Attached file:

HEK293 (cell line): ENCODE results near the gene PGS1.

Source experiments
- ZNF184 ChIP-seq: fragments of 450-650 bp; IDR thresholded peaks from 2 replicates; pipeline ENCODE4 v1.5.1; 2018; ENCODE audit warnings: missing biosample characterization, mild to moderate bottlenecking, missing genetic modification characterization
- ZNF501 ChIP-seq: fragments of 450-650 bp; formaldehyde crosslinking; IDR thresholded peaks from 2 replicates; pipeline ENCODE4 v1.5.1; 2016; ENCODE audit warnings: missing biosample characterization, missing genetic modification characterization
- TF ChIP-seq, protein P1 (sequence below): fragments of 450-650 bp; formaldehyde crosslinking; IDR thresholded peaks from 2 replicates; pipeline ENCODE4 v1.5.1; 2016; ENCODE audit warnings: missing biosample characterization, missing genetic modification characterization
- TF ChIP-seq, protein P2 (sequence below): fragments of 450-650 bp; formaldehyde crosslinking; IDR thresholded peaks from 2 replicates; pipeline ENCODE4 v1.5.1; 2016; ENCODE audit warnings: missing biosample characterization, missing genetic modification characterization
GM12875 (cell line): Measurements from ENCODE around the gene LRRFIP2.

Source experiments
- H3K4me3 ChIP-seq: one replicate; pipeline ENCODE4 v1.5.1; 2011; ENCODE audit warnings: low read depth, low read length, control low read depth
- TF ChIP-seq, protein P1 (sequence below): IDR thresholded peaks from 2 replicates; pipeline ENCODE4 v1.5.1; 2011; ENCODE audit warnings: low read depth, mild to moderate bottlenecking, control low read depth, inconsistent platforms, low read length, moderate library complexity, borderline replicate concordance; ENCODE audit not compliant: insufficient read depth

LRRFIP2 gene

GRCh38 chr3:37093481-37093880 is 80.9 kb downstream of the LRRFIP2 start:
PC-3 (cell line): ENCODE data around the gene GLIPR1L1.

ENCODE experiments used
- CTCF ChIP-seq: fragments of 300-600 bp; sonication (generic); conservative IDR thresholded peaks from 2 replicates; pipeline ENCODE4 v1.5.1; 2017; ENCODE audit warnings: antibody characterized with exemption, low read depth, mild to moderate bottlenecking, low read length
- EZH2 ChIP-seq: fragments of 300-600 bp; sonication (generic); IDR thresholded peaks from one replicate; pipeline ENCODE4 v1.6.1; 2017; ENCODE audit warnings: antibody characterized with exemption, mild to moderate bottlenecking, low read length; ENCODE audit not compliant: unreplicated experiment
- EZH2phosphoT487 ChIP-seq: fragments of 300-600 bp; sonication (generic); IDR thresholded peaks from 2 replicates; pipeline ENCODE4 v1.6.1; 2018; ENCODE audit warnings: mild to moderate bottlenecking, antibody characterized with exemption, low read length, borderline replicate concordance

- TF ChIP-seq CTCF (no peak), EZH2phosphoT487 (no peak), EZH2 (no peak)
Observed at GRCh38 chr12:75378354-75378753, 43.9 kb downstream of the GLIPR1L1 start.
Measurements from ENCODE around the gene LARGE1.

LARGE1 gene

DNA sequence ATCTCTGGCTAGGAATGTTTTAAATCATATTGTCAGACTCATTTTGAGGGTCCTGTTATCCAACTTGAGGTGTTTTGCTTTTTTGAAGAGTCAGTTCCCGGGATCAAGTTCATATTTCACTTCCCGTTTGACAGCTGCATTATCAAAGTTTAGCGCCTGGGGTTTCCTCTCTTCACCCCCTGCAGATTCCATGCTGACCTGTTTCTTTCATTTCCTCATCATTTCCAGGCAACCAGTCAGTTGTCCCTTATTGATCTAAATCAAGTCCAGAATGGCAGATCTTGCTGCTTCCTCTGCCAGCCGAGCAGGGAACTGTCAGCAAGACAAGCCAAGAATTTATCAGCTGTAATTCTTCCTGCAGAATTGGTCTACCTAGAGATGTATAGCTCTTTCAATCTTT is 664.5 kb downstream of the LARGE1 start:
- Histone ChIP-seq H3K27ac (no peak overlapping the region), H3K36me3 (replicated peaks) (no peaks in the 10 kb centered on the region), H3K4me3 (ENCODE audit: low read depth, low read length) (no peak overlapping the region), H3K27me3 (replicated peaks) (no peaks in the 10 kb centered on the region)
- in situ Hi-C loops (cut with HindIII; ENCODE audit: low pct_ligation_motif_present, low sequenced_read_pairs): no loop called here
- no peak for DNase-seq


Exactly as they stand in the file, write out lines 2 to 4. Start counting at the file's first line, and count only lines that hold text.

Source experiments
- ZNF184 ChIP-seq: fragments of 450-650 bp; IDR thresholded peaks from 2 replicates; pipeline ENCODE4 v1.5.1; 2018; ENCODE audit warnings: missing biosample characterization, mild to moderate bottlenecking, missing genetic modification characterization
- ZNF501 ChIP-seq: fragments of 450-650 bp; formaldehyde crosslinking; IDR thresholded peaks from 2 replicates; pipeline ENCODE4 v1.5.1; 2016; ENCODE audit warnings: missing biosample characterization, missing genetic modification characterization